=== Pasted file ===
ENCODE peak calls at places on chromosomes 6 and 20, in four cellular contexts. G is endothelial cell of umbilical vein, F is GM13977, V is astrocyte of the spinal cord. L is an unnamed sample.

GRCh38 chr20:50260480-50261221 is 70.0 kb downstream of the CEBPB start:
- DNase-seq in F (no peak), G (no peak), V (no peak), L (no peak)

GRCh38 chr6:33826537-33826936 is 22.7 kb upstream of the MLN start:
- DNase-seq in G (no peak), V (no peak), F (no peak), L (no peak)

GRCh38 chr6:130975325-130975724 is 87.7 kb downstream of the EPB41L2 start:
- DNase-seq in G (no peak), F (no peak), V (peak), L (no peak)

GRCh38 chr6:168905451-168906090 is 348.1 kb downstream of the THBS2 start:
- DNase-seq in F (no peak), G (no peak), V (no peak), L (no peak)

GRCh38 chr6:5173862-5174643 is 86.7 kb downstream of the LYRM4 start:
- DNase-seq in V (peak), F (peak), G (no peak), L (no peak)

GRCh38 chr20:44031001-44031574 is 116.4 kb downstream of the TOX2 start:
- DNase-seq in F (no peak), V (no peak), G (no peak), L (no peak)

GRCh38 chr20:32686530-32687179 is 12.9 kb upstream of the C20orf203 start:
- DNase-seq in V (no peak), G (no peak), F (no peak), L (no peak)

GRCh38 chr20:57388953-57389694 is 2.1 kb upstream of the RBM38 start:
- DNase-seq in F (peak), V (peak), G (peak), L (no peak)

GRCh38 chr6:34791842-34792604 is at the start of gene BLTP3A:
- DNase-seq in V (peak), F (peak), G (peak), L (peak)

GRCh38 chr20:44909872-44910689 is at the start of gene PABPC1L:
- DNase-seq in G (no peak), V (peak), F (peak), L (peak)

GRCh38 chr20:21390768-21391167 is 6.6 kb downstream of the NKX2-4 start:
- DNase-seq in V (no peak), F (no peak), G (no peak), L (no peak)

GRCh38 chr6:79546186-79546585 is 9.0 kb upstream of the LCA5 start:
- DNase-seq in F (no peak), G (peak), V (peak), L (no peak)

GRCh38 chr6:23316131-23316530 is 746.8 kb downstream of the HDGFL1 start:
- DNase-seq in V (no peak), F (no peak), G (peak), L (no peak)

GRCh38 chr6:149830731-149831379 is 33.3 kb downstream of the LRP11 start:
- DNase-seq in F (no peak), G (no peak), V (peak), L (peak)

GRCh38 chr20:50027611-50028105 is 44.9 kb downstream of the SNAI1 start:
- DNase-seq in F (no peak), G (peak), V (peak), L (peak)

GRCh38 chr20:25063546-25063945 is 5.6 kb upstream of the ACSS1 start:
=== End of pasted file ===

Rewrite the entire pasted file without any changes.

ENCODE peak calls at places on chromosomes 6 and 20, in four cellular contexts. G is endothelial cell of umbilical vein, F is GM13977, V is astrocyte of the spinal cord. L is an unnamed sample.

GRCh38 chr20:50260480-50261221 is 70.0 kb downstream of the CEBPB start:
- DNase-seq in F (no peak), G (no peak), V (no peak), L (no peak)

GRCh38 chr6:33826537-33826936 is 22.7 kb upstream of the MLN start:
- DNase-seq in G (no peak), V (no peak), F (no peak), L (no peak)

GRCh38 chr6:130975325-130975724 is 87.7 kb downstream of the EPB41L2 start:
- DNase-seq in G (no peak), F (no peak), V (peak), L (no peak)

GRCh38 chr6:168905451-168906090 is 348.1 kb downstream of the THBS2 start:
- DNase-seq in F (no peak), G (no peak), V (no peak), L (no peak)

GRCh38 chr6:5173862-5174643 is 86.7 kb downstream of the LYRM4 start:
- DNase-seq in V (peak), F (peak), G (no peak), L (no peak)

GRCh38 chr20:44031001-44031574 is 116.4 kb downstream of the TOX2 start:
- DNase-seq in F (no peak), V (no peak), G (no peak), L (no peak)

GRCh38 chr20:32686530-32687179 is 12.9 kb upstream of the C20orf203 start:
- DNase-seq in V (no peak), G (no peak), F (no peak), L (no peak)

GRCh38 chr20:57388953-57389694 is 2.1 kb upstream of the RBM38 start:
- DNase-seq in F (peak), V (peak), G (peak), L (no peak)

GRCh38 chr6:34791842-34792604 is at the start of gene BLTP3A:
- DNase-seq in V (peak), F (peak), G (peak), L (peak)

GRCh38 chr20:44909872-44910689 is at the start of gene PABPC1L:
- DNase-seq in G (no peak), V (peak), F (peak), L (peak)

GRCh38 chr20:21390768-21391167 is 6.6 kb downstream of the NKX2-4 start:
- DNase-seq in V (no peak), F (no peak), G (no peak), L (no peak)

GRCh38 chr6:79546186-79546585 is 9.0 kb upstream of the LCA5 start:
- DNase-seq in F (no peak), G (peak), V (peak), L (no peak)

GRCh38 chr6:23316131-23316530 is 746.8 kb downstream of the HDGFL1 start:
- DNase-seq in V (no peak), F (no peak), G (peak), L (no peak)

GRCh38 chr6:149830731-149831379 is 33.3 kb downstream of the LRP11 start:
- DNase-seq in F (no peak), G (no peak), V (peak), L (peak)

GRCh38 chr20:50027611-50028105 is 44.9 kb downstream of the SNAI1 start:
- DNase-seq in F (no peak), G (peak), V (peak), L (peak)

GRCh38 chr20:25063546-25063945 is 5.6 kb upstream of the ACSS1 start: